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last pre-election obama post

I’m taking a short, but travel intensive, trip to my tia’s 90th birthday celebration, which is very far away from Ann Arbor. So, I’ll be off-blog till next week. And for the record, a few election predictions:

  1. Popular vote: Obama 51%, McCain 48%, 3rd parties ~ 1%.
  2. Crazy Prediction: Obama will take Montana and Arizona. MT would normally go Red, but it has popular conservative third parties on the ballot. AZ will flip, just because people are annoyed w/McCain.
  3. Crazy II: Obama will lose Missouri, but win Indiana and Georgia.
  4. There is no October surprise, as usual.
  5. The Democrats will get 58-59 seats, short of their filibuster proof goal of 60.
  6. Elizabeth Dole will lose her Senate seat.
  7. There will be no crazy Ohio or Florida recount/fraud shenanigans. Obama will clearly win both states. The election will be decisive in way that hasn’t happened since 1988.
  8. Al Franken will win the race in Minnesota.
  9. At least one Supreme court justice will retire immediately, to give Bush a last chance to appoint a conservative successor.
  10. Obama will have completed one of the smoothest and most innovative political campaigns in the history of politics.
  11. Obama will start hedging on withdrawal from Iraq, about a week after the election.
  12. Dick Lugar will be secretary of state, the (semi-)token concession to Republicans.

Note that my crazy and popular vote predictions are at odds. If you believe crazy prediction I, then Obama is in the mid 50s of pop vote, at least, and contradicts prediciton #1. Add your own predictions and comments.

Written by fabiorojas

October 31, 2008 at 4:37 am

6 Responses

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  1. Fabio,

    There will be no Supreme Court retirements prior to the end of Bush’s term. Remember that new appointments to the Court must be confirmed in the Senate. The Democrats would simply reject any Bush nominee at this point to wait for Obama’s appointment. There is no reason that a seat cannot remain vacant for a few months. Historically speaking, Supreme Court appointments made in the second half of a president’s term are unlikely to pass the Senate because the party that does not control the presidency holds out hope that it will after the next elections. Successful appointments of justices are generally made in the first two years of a president’s term.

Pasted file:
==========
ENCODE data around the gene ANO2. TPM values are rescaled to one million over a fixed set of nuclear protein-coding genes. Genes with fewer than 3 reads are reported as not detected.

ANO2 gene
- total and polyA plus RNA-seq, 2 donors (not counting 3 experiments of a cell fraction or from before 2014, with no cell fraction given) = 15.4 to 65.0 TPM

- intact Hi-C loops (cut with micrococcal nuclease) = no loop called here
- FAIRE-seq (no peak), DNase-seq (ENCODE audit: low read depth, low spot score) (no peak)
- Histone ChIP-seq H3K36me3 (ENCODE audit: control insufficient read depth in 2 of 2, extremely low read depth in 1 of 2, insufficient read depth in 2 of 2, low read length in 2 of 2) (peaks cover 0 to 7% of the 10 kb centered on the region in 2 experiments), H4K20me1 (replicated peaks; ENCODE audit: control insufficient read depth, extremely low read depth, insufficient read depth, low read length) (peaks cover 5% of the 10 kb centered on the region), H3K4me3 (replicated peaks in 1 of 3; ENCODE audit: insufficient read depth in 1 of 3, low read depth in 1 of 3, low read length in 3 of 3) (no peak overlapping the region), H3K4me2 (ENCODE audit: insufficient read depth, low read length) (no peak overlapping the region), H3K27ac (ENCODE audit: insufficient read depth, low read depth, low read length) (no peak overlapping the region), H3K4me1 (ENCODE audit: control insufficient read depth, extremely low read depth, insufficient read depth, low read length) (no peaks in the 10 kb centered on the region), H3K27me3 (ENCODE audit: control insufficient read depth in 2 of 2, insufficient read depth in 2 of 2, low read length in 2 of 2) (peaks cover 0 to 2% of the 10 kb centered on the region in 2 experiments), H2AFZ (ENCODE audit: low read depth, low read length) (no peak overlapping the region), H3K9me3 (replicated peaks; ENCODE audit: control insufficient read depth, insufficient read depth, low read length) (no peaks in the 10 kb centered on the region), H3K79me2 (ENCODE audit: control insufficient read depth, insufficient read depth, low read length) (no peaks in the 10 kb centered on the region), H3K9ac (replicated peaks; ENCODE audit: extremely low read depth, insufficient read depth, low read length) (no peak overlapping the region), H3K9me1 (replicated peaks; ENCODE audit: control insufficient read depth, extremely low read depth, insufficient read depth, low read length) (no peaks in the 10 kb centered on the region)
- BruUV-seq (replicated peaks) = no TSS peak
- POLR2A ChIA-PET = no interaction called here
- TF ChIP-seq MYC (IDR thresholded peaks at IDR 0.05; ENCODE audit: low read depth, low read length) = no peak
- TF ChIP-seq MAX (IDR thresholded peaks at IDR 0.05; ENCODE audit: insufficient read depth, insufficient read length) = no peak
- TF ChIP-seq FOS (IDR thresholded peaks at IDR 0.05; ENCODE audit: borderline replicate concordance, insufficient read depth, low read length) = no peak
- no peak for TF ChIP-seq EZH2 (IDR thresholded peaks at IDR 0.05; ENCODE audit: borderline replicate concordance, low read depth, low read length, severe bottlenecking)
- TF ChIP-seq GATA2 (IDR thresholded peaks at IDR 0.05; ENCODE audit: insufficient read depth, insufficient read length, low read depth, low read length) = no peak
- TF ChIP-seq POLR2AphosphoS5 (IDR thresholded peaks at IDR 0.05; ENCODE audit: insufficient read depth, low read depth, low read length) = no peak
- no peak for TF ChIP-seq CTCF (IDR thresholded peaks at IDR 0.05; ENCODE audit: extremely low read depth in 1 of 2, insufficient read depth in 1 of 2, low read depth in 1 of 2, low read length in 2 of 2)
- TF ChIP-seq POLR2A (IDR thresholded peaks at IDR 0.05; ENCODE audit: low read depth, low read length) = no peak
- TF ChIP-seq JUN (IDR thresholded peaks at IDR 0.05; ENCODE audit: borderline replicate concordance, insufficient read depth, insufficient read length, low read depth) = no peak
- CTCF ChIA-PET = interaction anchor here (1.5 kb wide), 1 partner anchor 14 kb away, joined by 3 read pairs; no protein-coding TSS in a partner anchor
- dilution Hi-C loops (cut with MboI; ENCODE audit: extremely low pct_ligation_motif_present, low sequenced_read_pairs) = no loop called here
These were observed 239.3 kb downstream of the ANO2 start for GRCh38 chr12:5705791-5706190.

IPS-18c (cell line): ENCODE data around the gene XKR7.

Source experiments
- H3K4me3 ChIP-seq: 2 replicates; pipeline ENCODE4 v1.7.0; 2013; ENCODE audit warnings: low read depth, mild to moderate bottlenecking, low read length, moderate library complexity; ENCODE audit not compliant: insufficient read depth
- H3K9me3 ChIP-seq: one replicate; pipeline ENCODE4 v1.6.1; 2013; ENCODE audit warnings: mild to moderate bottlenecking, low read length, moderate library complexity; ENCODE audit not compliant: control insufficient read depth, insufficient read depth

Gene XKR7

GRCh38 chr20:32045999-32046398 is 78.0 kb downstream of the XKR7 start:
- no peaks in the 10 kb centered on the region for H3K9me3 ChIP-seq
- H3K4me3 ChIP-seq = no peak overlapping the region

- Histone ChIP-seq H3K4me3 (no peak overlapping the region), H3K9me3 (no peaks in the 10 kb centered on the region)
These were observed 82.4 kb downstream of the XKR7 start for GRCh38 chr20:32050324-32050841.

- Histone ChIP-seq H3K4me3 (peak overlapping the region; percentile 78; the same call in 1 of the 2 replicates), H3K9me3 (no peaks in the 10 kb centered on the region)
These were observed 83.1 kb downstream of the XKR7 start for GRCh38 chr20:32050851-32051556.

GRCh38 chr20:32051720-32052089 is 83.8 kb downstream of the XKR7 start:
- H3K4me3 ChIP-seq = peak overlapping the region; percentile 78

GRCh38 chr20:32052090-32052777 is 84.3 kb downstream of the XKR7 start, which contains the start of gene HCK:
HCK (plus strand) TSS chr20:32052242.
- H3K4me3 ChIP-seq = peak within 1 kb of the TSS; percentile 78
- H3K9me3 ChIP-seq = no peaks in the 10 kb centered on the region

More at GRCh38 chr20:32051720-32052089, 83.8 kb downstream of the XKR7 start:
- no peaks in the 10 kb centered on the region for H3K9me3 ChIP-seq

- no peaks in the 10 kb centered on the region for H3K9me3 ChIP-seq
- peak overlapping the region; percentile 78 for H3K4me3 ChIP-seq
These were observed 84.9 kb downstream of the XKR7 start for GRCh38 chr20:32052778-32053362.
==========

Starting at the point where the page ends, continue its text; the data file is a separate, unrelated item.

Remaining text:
Michael

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    Michael T. Heaney

    October 31, 2008 at 8:38 am

  2. On an average states with an incumbent democrat governors would have recieved a greater share of the federal outlay in the last couple of years. Especially, Arkansas Colorado, Iowa, Kentucky, Maryland, Massachusetts, Ohio, New York.

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    Rajiv Krishnan Kozhikode

    October 31, 2008 at 11:04 am

  3. Great Post Fabio!

    Hey, you have to give me some credit, I have mentioned on this blog that the amount of money in the Obama-camp coffer made him nearly unbeatable.

    (See your Obama is toast post)

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    Brian Pitt

    October 31, 2008 at 1:55 pm

  4. I predict that Obama is toast. Enjoy your tia’s birthday, I hope it’s 90 years lived well!

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    Peter

    October 31, 2008 at 1:59 pm

  5. Popular vote: Obama 53% (not so crazy IMHO).

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    Fr.

    October 31, 2008 at 2:57 pm

  6. Which justice would retire? The conservative ones are all pretty young, the older judges are all on the liberal side… why would any of them retire mere months before the new president is sworn in? Maybe Kennedy… but seems unlikely.
    Birth years of justices:
    Stevens: 1920 (!)
    Ginsburg: 1933
    Kennedy: 1936
    Scalia: 1936
    Breyer: 1938
    Souter: 1939
    Thomas: 1948
    Alito: 1950
    Roberts: 1955

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    Andy

    October 31, 2008 at 5:52 pm


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